Attempts have been made to design impact wrenches of sufficient size for developing the required magnitude of impact blows but yet of a size and shape which will adapt these tools for operating in confined locations. A tool which has been designed with this concept in mind is shown in the Larson et al. Patent 2,581,033. In the Larson et al. tool the axis of rotation of the impact clutch is disposed at a right angle to the axis-of rotation of the rotary motor means. This form of impact wrench has not achieved commercial success and is not on the market at the present time. The main reasons for this lack of commercialsuccess are that a right angle relationship between the respective axes of rotation of the impact clutch and motor means has not achieved the desired space saving objective and that problems have arisen in providing a suitable right angle drive between the impact clutch and motor means without necessitating an increase in the size of the tool for the purpose of accommodating the angular drive means.

Other prior art impact tools have provided angle drive means at the output end of the impact clutch. This type of tool comprises an attachment which includes suitable gearing means for transmitting the rotary impact blows to a nut or the like having its axis of rotation angularly disposed with respect to the axis of rotation of the impact clutch. When using this type of angle attachment, the impact blow is not delivered directly to the nut but is delivered to the latter through the gears of the angle attachment. Transmission of the impact blows through these gears causes a substantial reduction, e.g., 75%, of the impact force, as tests have, proved. Further, the life of the gearsin these, attachments is rather short as the impact blow is absorbed by only one gear tooth or at the most 1.1% of the total teeth in the gear, thereby caus- 3,270,593 Patented Sept. 6, 1966 ice ing breakage of these teeth. Because of these disadvantages, angle attachments for impact tools have not proved to be satisfactory.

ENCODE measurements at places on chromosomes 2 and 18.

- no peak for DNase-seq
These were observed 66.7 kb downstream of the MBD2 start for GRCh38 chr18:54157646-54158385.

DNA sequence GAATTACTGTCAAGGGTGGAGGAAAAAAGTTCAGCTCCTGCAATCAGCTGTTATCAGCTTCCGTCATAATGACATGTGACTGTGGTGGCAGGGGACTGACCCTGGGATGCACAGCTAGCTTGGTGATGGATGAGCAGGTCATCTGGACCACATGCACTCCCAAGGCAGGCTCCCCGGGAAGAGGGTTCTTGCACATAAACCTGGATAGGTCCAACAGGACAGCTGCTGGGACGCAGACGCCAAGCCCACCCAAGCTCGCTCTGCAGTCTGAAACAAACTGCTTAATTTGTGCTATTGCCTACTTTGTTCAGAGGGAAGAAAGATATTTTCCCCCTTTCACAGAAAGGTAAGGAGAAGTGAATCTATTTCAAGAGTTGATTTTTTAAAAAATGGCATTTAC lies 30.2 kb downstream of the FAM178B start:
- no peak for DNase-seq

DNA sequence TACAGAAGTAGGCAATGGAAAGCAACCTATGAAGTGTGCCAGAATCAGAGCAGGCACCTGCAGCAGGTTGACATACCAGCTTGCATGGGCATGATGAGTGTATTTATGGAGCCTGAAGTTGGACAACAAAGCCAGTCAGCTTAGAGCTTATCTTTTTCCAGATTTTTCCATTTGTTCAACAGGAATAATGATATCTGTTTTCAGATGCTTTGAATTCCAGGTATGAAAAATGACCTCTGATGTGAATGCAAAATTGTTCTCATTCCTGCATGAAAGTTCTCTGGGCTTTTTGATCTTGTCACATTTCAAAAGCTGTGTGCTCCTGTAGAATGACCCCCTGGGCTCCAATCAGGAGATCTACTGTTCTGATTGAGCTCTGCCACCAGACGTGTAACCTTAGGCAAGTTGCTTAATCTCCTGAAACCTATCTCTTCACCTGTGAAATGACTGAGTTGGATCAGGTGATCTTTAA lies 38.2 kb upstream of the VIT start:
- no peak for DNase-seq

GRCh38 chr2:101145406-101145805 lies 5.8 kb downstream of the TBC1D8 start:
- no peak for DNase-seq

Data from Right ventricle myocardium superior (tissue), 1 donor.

Accordingly, it is a primary objective of the present invention to provide a new and improved power operated impact wrench wherein the impact clutch and the rotary motor means therefor are mounted with respect to each other in a unique angular relationship resulting in an impact tool of minimum size in relation to its impact clutch and rotary motor which are of a given size.

Another object of the present invention is the provision of a power tool of the type described wherein the impact clutch and rotary motor means therefor are mounted with respect to each other in a unique angular relationship so as to permit the angular drive between the motor and the impact clutch to be of uncomplicated and compact construction.

Still another object of the present invention is the provision of a tool of the type described having a housing which includes an impact clutch enclosing head portion and a rotary motor enclosing handle portion, the head portion being angularly disposed with respect to the handle portion for maintaining the over-all length of the tool at a minimum without allowing the head portion to project an objectionable distance beyond the laterial extremities of the handle portion.